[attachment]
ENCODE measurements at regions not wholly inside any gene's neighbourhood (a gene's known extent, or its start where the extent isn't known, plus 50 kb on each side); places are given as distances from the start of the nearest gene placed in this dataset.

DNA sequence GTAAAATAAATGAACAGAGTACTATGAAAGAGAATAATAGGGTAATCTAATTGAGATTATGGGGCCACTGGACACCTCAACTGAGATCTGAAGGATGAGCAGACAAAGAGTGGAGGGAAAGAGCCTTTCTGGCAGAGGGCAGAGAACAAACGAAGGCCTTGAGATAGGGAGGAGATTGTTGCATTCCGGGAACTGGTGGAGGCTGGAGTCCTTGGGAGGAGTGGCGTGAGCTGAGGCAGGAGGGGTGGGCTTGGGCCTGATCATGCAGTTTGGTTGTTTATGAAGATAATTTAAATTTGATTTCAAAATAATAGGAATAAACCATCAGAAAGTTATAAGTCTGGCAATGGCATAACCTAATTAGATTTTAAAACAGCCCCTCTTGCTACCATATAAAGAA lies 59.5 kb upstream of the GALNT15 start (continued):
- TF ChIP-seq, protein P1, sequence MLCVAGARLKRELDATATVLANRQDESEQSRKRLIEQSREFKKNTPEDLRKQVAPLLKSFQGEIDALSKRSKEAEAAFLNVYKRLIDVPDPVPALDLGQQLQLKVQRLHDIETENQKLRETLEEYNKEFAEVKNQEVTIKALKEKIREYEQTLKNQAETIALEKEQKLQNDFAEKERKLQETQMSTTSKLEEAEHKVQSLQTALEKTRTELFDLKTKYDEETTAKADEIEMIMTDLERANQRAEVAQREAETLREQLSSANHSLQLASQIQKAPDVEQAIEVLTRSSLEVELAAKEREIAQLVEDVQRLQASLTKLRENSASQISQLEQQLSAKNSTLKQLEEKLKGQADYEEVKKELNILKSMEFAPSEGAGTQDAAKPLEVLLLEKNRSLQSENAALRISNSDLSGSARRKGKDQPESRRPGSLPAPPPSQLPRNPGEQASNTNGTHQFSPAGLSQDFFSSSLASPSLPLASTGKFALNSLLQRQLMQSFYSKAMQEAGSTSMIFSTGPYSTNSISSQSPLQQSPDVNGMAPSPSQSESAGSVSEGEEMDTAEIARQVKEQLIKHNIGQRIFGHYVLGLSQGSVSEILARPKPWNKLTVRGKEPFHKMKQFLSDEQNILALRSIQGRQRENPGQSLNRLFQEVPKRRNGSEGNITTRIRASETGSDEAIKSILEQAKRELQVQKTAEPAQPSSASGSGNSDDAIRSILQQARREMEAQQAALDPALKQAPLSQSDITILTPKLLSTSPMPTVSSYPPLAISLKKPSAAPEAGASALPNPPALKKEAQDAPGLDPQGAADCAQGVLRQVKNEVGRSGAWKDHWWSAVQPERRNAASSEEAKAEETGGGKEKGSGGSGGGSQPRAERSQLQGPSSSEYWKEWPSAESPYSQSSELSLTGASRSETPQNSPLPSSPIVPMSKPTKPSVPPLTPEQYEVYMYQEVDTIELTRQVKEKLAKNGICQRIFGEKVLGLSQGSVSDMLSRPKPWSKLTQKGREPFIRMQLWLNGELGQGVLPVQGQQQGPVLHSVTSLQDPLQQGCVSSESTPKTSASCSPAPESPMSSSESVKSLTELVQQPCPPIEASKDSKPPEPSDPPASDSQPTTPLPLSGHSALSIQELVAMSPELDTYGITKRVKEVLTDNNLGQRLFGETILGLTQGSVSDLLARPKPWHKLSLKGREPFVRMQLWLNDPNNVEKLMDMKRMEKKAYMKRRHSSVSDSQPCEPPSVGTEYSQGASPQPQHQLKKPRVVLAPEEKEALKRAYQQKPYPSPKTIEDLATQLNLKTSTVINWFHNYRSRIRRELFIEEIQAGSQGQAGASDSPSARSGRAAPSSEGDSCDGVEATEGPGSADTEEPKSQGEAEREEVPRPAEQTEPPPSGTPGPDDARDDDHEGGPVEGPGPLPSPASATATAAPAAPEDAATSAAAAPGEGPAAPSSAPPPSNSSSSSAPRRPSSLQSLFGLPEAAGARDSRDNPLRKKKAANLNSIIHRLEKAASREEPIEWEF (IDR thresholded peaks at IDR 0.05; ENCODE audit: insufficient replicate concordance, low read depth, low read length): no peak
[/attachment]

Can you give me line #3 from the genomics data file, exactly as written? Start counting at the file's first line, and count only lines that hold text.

- TF ChIP-seq, protein P1, sequence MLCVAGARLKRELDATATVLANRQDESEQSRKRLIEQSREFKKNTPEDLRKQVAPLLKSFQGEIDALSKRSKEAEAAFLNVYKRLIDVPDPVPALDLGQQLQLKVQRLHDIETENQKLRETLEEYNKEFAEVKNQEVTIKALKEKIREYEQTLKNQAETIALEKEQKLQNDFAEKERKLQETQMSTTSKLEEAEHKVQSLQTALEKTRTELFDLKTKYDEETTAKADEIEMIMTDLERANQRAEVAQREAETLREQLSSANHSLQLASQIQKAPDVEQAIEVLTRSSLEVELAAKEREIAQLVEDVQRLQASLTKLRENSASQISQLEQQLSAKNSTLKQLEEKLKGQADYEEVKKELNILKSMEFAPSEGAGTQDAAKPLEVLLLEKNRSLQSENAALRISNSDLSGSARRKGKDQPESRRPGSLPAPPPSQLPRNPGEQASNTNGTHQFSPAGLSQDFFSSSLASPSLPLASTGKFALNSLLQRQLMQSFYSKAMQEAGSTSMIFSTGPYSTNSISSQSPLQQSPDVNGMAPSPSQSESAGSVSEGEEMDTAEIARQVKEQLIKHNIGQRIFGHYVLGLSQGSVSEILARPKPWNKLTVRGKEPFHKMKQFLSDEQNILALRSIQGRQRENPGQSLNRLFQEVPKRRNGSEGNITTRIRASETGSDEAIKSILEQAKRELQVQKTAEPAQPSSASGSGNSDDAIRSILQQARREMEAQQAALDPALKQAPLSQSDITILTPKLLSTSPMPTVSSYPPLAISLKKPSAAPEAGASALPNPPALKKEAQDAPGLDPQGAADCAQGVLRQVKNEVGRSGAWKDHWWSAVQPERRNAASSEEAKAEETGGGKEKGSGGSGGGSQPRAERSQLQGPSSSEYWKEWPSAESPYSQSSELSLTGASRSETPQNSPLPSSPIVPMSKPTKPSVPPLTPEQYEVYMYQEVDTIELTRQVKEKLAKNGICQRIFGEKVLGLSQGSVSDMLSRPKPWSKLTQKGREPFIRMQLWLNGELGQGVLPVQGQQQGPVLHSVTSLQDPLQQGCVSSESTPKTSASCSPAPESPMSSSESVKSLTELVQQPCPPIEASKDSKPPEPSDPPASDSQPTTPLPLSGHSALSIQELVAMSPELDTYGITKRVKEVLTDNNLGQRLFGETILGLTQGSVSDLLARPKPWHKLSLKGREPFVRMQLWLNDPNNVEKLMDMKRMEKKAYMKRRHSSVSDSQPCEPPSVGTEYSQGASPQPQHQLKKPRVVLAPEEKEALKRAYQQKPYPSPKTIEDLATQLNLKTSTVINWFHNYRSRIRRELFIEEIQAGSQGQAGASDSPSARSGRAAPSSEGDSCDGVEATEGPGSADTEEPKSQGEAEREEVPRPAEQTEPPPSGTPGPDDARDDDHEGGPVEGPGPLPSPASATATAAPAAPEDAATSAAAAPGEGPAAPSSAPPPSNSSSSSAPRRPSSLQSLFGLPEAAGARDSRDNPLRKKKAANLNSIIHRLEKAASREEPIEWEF (IDR thresholded peaks at IDR 0.05; ENCODE audit: insufficient replicate concordance, low read depth, low read length): no peak